Ani DiFranco: “Binary” @ Talks at Google (Transcript)

[MUSIC PLAYING] MATTHEW HENDERSHOT: Please join me in welcoming, along with her daughter Petah, Ani DiFranco [APPLAUSE] ANI DIFRANCO: Hello, hello

Thanks All right, the mother ship, pretty cool Oh, what’s happening to me– technical difficulties We’ll just leave it like that You want to sing a tune? This is not from my latest record

This is just a song that Pia and I like to sing together [MUSIC, ANI AND PETAH DIFRANCO] [APPLAUSE] Alright Thank you Never play a guitar twice They get dirty

So that was what I was thinking when we’re singing that song, that second verse, have you felt the longing in a seed? That’s you You’re the seed that I was writing about And now you’re here singing with me And this is a song that I wrote for Petah’s daddy [MUSIC, ANI DIFRANCO AND PETAH DIFRANCO] [APPLAUSE] All right, thank you

MATTHEW HENDERSHOT: Please, another round of applause, Ani DiFranco and Petah DiFranco [APPLAUSE] I want to thank you so much Thank you for the beautiful performance and thank you for taking the time to come and visit with us here in New York I know you have a lifelong history here in New York But having relocated, you’ve been spending a lot of time back up here

You were up here a few months ago to receive a Lifetime Achievement Award Is that correct? ANI DIFRANCO: Right, yes, one of those That’s always good Now I can die MATTHEW HENDERSHOT: It was really the award of a lifetime is what I’m understanding from your reaction

ANI DIFRANCO: Yeah no, that’s cool I love coming back to New York I do I do I used to miss it like a person after I left

And now I just like to visit Like we were talking about, we were talking all morning off mic, so now we get to talk into mics But yeah, now the whole pace of New York and just the circus of it, I’m like wow, cool, got to go MATTHEW HENDERSHOT: Well you’re here now for kind of a wild event, supporting Cindy Lauper and the True Colors foundation ANI DIFRANCO: Yeah, a benefit to help an organization that tries to get homeless queer youth a place to be and people to support them

MATTHEW HENDERSHOT: It brings me to the first topic that I wanted to discuss with you which is, all of these things speak to a career of proactivity Looking back through the years, you have always been at the pointed end of the proactive stick And I find that interesting in the fact that a lot of artists are very reactive An event would take place and there’s a response to it or a tribute to some tragedy or some sort of reaction based And I’m curious if you can speak about what it’s been like to always be in that proactive space instead of just a simple reactive space? ANI DIFRANCO: Wow, I dig it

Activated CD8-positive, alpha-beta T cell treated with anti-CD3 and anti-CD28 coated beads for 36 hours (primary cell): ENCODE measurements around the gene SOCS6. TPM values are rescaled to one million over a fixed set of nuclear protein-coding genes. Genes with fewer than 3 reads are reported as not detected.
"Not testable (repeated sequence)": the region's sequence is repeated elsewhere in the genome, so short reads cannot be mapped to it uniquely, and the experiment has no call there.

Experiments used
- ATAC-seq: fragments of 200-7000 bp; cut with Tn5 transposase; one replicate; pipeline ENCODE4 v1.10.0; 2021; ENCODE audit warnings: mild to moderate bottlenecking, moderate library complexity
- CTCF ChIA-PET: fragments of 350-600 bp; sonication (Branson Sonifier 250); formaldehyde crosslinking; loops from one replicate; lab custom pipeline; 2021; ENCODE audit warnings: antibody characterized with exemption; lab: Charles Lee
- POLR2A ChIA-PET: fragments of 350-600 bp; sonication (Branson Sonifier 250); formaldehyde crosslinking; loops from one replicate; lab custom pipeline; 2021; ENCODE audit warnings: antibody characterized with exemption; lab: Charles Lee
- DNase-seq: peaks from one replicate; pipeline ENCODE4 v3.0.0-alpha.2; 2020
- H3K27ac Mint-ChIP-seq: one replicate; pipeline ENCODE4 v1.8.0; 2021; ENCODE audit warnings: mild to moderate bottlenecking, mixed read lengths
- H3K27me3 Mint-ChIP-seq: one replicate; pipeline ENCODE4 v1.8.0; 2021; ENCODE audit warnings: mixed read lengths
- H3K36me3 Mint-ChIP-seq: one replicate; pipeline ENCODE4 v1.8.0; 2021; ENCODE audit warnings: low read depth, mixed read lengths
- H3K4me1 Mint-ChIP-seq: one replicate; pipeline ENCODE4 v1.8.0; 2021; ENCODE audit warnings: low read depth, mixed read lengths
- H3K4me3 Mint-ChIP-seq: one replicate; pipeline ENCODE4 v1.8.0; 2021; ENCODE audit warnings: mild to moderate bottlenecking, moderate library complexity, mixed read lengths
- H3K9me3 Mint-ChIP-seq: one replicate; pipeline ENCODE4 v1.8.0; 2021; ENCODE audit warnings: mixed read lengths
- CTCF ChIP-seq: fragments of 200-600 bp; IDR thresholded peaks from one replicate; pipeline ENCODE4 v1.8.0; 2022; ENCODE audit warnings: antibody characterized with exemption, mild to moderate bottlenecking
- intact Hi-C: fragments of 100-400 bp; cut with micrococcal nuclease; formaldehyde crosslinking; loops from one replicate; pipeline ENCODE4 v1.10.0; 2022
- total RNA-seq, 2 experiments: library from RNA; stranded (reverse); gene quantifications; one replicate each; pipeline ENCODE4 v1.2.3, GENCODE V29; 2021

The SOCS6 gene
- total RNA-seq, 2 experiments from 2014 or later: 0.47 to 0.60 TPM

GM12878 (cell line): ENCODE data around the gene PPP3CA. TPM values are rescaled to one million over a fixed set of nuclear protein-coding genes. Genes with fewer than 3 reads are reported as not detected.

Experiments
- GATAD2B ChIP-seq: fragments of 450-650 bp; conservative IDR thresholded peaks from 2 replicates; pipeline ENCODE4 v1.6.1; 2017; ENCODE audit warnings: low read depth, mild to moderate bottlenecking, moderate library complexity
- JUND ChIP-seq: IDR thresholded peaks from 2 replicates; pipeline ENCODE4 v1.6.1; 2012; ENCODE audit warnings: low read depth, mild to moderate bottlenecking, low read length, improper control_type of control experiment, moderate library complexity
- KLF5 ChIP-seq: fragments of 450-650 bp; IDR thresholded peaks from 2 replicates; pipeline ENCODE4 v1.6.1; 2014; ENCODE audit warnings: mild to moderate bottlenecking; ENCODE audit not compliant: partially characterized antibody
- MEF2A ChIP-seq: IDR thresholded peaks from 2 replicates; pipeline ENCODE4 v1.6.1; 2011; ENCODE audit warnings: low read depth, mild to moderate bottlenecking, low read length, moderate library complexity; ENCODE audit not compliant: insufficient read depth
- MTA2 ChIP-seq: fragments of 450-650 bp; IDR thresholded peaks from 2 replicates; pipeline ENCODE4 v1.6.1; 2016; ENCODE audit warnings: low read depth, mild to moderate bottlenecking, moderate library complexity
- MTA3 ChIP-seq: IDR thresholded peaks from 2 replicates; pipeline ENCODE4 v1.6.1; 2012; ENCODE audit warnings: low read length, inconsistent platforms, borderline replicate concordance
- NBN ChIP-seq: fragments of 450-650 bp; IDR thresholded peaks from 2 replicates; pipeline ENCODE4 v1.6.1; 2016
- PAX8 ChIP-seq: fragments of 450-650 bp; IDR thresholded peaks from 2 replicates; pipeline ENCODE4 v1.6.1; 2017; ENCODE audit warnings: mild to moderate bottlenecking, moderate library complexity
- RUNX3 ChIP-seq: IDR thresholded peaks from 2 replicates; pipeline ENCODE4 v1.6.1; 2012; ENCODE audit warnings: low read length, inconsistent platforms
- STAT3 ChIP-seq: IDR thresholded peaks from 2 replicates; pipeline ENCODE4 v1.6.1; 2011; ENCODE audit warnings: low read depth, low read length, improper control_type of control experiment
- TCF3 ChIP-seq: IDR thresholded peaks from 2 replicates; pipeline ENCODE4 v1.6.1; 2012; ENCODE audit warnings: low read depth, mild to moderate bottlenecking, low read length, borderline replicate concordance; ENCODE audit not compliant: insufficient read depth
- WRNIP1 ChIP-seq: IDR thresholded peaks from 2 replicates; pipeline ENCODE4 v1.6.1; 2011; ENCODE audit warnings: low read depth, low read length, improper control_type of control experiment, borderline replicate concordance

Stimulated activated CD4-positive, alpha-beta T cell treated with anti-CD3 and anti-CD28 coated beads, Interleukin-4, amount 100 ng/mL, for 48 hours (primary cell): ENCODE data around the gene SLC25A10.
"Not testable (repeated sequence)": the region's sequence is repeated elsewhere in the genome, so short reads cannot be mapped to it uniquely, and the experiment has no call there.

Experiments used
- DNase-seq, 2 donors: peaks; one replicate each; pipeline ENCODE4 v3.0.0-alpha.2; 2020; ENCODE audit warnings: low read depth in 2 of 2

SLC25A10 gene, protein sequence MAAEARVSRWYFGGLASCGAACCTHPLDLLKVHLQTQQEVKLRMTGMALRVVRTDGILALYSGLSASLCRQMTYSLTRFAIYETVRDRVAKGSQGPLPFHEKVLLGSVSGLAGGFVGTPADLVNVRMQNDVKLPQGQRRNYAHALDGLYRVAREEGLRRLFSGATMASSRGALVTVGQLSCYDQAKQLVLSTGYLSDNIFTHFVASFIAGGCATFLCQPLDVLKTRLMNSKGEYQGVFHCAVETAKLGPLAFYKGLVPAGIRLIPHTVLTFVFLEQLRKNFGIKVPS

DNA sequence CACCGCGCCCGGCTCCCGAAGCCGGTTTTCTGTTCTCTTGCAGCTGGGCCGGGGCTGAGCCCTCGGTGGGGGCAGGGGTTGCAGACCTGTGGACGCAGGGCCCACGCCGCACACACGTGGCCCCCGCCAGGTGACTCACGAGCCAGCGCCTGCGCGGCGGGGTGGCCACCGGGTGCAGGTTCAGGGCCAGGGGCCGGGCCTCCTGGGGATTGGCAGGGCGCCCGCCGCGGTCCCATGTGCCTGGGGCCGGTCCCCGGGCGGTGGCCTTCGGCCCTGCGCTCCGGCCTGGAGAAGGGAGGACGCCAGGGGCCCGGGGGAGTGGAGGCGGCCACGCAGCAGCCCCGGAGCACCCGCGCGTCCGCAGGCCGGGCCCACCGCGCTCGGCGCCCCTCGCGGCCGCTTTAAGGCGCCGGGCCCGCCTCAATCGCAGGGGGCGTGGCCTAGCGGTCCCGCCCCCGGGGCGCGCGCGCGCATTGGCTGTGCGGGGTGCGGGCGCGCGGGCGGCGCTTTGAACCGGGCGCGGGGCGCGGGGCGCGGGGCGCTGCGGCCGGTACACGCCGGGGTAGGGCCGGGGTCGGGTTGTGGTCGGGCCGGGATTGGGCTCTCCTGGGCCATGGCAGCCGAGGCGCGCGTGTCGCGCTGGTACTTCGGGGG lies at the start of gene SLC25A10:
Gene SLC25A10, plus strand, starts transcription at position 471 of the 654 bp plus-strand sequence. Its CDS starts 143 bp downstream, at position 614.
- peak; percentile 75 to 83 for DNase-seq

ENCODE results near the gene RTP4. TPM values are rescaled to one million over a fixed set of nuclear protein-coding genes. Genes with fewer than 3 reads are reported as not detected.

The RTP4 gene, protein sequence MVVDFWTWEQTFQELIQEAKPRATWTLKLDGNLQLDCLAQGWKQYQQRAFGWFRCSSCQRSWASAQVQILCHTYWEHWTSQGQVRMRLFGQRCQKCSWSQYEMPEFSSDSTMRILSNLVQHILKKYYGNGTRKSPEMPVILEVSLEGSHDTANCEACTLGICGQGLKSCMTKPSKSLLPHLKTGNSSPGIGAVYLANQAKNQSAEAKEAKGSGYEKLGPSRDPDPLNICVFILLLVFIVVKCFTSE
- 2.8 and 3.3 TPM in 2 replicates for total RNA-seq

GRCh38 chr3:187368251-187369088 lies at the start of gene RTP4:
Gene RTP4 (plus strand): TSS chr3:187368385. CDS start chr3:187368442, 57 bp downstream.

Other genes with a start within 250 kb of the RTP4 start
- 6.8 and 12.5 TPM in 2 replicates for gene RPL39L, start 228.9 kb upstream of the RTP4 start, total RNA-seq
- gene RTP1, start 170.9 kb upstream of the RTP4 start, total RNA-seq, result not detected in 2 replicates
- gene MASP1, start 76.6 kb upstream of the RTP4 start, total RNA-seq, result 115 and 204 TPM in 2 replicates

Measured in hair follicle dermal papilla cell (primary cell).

I dig the whole pointed end of the stick I mean, yeah, jeez I mean I guess like anybody I’ve just been trying to speak my truth, my experience, my thoughts, my dreams, my perception in my songs, in my writing And I guess personally I’m always compelled by art that takes risks, you know? So I’ve always kind of pushed myself It used to be really hard to be that in the beginning

You know, I used to, oh jeez, who’s going to be at the show tonight? And no, my mom, or [INAUDIBLE]? And what will happen when I say this? And a lot happens when you’re jabbing at stuff But I would say that the most important thing that happened over the years was that people came out of nowhere and said me too or thank you, oh my God And all of that, hearing people repeatedly say I can’t believe you just said that, thank you, just meant so much more than all the rest So it’s kind of encouraged me to just let it go, all those ideas of what’s private or personal or inappropriate or this or the other It’s like, it’s all universal

It’s, none of it’s unique MATTHEW HENDERSHOT: It’s curious that you said it used to be more difficult for you because I would almost think that now is a time period of difficulty for anyone being proactive There’s so much tension and so much pushback to any push that is there Does that weigh in at all when you’re about to step up and make a bold statement of like– you said before it was the idea of oh, my mom’s in the audience, I don’t want to run afoul of that But now some fraction of the world might be

ANI DIFRANCO: There’s others in the audience that are even more dangerous than mothers I mean, I feel like it was really good to just come out of the box with my mouth and spirit open and just start I mean when I was a teenager and I started making my own songs, I started pushing against that wall of acceptability and what you can and cannot say and can and cannot be And really early on I just was like, F it Just what’s going to happen to me? Let’s find out

And 25, whatever it’s been, 30 years later, I’m in a great position now I mean, I weeded out the riffraff a long time ago I think it’s much more difficult if you have a secret to let it go If you’ve never had secrets, it’s easier It’s better

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